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Old July 1, 2016, 06:47 PM   #1
FITASC
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California governor signs stringent gun bills, vetoes others

http://www.msn.com/en-us/news/us/cal...Kw4?li=BBnb7Kz

Quote:
Gov. Jerry Brown signed six stringent gun-control measures Friday that will require people to turn in high-capacity magazines and mandate background checks for ammunition sales, as California Democrats seek to strengthen gun laws that are already among the strictest in the nation.
Blaming things as opposed to people will always result in these ridiculous laws as these laws will do nothing to stop crime.
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Old July 1, 2016, 06:53 PM   #2
natman
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Here's a list:

Signed:

AB 1695 (Bonta): AB 1695 makes it a misdemeanor to report to a local law enforcement agency that a firearm has been lost or stolen, knowing the report to be false.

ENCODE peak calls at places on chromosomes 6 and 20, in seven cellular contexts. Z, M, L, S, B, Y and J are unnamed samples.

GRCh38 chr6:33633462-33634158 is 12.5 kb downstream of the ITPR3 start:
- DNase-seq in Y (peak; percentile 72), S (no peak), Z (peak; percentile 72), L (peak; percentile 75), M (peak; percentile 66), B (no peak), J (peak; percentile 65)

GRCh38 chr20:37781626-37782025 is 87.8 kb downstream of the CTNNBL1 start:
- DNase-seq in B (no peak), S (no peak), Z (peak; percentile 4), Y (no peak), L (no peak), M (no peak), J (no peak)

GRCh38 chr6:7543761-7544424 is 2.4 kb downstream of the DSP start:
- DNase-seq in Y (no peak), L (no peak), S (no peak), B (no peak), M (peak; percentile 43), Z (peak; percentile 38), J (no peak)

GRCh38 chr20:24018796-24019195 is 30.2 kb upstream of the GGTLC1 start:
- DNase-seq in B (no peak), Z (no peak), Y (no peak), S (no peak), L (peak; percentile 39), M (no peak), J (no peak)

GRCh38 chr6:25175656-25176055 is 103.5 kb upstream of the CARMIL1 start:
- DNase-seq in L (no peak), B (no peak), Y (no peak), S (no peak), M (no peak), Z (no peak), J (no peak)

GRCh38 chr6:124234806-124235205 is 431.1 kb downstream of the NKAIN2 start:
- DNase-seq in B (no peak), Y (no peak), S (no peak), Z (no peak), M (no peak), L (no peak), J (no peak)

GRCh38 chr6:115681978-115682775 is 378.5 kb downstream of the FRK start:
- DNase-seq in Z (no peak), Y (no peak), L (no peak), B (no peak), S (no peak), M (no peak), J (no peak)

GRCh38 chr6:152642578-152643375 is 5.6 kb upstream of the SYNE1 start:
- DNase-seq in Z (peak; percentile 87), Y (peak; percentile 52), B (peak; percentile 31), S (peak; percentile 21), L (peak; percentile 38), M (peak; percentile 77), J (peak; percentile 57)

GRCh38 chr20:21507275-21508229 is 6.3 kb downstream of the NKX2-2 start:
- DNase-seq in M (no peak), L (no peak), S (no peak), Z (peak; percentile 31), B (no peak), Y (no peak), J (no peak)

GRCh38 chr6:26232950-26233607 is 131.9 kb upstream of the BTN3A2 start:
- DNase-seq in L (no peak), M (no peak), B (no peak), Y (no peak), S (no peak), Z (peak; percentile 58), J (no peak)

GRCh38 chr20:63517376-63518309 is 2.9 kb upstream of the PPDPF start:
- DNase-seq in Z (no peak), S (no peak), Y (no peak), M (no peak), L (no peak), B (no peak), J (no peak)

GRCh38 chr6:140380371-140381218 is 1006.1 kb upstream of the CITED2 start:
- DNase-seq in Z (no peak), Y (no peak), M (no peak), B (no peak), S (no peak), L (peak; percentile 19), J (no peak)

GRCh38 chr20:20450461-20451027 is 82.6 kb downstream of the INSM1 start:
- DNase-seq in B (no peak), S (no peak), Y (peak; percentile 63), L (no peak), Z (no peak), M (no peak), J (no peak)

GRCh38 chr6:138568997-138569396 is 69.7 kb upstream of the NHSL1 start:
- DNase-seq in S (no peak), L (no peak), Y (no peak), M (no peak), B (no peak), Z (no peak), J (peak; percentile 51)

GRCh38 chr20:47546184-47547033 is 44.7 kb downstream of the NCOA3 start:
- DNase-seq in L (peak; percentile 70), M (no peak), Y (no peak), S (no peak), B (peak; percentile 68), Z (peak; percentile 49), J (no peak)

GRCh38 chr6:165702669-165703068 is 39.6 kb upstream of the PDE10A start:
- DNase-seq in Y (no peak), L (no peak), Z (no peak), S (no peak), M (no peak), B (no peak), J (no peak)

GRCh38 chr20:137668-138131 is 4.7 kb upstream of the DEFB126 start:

AB 1511 (Santiago) – AB 1511 Limits infrequent lending of guns to specified family members.

SB 1235 (De León): SB 1235 requires background checks for ammunition purchasers, licenses to sell ammunition, and collection of sale information. Restrictions on ammunition purchases, creates a DOJ database of ammunition owners. Bans internet / out of state ammunition purchase.

SB 880 (Hall, Glazer) & AB 1135 (Levine, Ting): SB 880 & AB 1135 would redefine assault weapons to encompass specified guns capable of accepting any type of detachable magazine. (Bullet Button Ban)

SB 1446 (Hancock): SB 1446 prohibits the possession of magazines that hold more than 10 rounds. Confiscation of lawfully acquired, standard capacity magazines that can hold over 10 rounds.

Vetoed:

AB 1674 (Santiago): AB 1674 would add to the current restrictions that are placed on an individual in regards to how many firearms they can purchase in a 30 day period, including long guns

AB 2607 (Ting): AB 2607 would allow an employer, coworker or mental health worker to file a restraining order on an individual to keep them from owning a gun. This individual would not be allowed to defend themselves until 21 days later. During this period their guns could be confiscated.

SB 894 (Jackson): SB 894 requires the reporting of a lost or stolen gun within 5 days of when a person knows or reasonably should have known of the theft or loss.

AB 1176, (Cooper) AB 1176 would have clarified that stealing a firearm is felony grand theft.

AB 1673 (Gipson): Redefines “firearms” to include items that are not firearms (80% receivers).